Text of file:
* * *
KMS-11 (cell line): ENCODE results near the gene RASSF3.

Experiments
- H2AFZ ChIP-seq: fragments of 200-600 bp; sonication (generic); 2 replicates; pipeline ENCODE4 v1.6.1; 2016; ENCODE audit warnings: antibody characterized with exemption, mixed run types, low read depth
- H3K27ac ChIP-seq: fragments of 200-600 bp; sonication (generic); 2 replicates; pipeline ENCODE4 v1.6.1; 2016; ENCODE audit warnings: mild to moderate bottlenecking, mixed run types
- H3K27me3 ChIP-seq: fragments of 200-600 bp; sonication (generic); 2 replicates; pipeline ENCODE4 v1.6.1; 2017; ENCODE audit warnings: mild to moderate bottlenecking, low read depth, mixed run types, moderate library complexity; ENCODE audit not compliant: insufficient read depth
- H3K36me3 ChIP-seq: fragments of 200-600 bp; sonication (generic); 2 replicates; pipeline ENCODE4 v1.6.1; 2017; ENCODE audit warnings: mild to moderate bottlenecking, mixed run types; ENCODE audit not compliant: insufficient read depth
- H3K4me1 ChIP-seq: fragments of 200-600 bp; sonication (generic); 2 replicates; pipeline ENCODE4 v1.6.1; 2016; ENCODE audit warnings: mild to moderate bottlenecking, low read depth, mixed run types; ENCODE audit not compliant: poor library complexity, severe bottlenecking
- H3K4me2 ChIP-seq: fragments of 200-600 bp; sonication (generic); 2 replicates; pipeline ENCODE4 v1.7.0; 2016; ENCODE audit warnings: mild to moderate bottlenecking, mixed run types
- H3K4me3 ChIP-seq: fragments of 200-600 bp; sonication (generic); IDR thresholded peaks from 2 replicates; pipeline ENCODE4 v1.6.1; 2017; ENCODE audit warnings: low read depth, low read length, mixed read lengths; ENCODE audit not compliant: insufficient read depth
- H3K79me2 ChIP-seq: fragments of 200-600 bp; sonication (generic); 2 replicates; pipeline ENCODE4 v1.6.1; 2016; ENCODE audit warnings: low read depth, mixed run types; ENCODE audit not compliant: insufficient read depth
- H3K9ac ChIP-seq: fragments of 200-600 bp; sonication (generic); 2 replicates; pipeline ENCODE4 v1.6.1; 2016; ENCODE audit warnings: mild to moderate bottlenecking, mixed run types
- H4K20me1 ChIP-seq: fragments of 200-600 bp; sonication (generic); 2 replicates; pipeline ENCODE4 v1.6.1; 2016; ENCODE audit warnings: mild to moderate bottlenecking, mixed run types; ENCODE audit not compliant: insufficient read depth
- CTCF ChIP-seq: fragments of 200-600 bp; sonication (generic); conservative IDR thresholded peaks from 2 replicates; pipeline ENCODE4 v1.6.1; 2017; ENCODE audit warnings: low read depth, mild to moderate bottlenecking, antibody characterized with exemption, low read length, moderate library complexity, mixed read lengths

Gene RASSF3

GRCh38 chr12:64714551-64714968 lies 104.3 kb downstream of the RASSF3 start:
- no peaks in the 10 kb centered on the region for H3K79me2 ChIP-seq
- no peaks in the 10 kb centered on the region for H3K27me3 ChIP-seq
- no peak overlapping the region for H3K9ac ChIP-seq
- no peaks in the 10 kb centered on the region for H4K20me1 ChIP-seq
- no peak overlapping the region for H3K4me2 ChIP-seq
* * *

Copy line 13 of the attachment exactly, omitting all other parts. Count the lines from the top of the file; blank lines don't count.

- CTCF ChIP-seq: fragments of 200-600 bp; sonication (generic); conservative IDR thresholded peaks from 2 replicates; pipeline ENCODE4 v1.6.1; 2017; ENCODE audit warnings: low read depth, mild to moderate bottlenecking, antibody characterized with exemption, low read length, moderate library complexity, mixed read lengths